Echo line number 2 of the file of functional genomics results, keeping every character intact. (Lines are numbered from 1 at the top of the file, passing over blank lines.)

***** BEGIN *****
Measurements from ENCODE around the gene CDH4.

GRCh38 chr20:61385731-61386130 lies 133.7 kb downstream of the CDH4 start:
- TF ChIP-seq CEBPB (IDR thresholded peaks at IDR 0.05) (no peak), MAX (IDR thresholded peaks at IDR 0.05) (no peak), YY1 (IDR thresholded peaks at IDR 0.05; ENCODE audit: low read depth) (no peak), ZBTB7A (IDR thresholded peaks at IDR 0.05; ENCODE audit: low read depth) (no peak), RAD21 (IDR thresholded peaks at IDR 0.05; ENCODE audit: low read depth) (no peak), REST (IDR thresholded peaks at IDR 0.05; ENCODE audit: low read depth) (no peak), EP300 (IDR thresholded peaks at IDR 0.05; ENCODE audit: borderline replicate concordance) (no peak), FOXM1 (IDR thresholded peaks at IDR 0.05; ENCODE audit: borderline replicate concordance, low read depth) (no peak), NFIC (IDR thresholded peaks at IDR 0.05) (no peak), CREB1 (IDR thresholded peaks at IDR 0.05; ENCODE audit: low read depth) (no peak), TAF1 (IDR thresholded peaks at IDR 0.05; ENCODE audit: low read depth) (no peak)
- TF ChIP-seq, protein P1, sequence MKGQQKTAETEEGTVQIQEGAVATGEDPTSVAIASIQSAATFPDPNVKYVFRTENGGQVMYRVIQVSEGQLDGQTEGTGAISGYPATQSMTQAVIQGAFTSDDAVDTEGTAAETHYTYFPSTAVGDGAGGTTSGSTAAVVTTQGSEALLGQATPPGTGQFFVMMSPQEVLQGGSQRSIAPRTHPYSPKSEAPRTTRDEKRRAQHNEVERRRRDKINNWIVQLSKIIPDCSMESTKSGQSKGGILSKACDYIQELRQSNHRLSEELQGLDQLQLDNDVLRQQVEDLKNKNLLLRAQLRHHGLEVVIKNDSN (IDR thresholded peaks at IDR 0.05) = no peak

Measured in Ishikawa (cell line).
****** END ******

GRCh38 chr20:61385731-61386130 lies 133.7 kb downstream of the CDH4 start: